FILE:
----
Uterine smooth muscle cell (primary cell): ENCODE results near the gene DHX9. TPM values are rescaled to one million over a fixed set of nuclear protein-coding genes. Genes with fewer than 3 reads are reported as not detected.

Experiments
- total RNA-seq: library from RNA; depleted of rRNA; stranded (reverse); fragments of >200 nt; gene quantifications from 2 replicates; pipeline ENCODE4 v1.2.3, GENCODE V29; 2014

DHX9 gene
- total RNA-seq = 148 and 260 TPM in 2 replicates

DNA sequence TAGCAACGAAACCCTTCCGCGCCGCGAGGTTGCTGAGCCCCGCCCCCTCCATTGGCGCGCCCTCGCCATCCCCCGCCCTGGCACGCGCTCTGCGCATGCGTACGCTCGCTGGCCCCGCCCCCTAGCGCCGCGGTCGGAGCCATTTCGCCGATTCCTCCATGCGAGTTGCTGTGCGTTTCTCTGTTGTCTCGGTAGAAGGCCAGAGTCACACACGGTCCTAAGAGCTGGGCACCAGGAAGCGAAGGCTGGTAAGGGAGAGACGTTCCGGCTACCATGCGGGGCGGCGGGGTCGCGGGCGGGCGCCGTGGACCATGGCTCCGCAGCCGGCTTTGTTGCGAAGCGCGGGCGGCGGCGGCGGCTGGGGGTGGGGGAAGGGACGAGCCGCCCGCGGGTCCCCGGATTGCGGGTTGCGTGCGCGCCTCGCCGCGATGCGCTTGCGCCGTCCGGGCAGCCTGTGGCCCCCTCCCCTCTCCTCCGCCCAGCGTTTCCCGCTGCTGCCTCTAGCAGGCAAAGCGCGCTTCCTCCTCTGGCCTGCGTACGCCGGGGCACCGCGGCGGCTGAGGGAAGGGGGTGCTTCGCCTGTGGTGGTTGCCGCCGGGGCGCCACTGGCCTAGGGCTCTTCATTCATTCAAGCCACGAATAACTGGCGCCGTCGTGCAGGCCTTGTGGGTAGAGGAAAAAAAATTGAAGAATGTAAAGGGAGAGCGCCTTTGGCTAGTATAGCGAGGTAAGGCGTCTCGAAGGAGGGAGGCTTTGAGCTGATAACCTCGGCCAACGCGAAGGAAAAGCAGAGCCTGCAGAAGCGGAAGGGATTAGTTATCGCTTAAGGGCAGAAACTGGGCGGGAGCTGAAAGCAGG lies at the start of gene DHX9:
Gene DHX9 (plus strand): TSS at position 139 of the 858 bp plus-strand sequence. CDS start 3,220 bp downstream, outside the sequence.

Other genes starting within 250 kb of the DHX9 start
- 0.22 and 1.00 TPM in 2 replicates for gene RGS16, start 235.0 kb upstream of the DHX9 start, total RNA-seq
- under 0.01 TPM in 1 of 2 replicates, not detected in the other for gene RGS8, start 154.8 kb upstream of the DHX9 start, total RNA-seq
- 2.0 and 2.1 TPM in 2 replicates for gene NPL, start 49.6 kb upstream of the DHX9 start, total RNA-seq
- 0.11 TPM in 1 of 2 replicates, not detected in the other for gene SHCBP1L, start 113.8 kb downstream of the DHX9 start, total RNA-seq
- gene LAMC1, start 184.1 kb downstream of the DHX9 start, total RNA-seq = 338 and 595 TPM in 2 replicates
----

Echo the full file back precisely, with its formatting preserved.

Uterine smooth muscle cell (primary cell): ENCODE results near the gene DHX9. TPM values are rescaled to one million over a fixed set of nuclear protein-coding genes. Genes with fewer than 3 reads are reported as not detected.

Experiments
- total RNA-seq: library from RNA; depleted of rRNA; stranded (reverse); fragments of >200 nt; gene quantifications from 2 replicates; pipeline ENCODE4 v1.2.3, GENCODE V29; 2014

DHX9 gene
- total RNA-seq = 148 and 260 TPM in 2 replicates

DNA sequence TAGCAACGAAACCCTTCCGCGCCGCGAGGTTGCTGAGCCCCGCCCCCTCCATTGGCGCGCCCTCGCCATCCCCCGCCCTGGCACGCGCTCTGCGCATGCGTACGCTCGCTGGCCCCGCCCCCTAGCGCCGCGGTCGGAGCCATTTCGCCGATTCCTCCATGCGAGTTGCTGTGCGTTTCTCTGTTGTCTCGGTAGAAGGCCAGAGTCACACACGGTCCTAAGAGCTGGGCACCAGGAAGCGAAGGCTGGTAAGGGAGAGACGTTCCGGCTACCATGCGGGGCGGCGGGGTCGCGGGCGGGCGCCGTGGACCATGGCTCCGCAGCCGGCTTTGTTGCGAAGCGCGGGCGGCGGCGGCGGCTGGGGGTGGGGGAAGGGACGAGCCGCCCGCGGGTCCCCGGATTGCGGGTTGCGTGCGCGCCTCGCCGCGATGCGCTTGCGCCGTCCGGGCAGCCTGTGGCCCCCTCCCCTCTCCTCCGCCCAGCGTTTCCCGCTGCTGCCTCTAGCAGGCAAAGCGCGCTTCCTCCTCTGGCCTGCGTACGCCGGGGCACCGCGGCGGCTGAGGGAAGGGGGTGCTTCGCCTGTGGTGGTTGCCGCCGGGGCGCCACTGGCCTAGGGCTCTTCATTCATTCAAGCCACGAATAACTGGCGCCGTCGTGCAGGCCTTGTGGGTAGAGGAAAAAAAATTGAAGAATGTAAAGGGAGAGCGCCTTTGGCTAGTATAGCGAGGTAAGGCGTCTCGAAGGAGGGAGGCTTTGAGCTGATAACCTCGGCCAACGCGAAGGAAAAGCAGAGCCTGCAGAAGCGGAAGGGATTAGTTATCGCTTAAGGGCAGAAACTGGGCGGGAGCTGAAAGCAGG lies at the start of gene DHX9:
Gene DHX9 (plus strand): TSS at position 139 of the 858 bp plus-strand sequence. CDS start 3,220 bp downstream, outside the sequence.

Other genes starting within 250 kb of the DHX9 start
- 0.22 and 1.00 TPM in 2 replicates for gene RGS16, start 235.0 kb upstream of the DHX9 start, total RNA-seq
- under 0.01 TPM in 1 of 2 replicates, not detected in the other for gene RGS8, start 154.8 kb upstream of the DHX9 start, total RNA-seq
- 2.0 and 2.1 TPM in 2 replicates for gene NPL, start 49.6 kb upstream of the DHX9 start, total RNA-seq
- 0.11 TPM in 1 of 2 replicates, not detected in the other for gene SHCBP1L, start 113.8 kb downstream of the DHX9 start, total RNA-seq
- gene LAMC1, start 184.1 kb downstream of the DHX9 start, total RNA-seq = 338 and 595 TPM in 2 replicates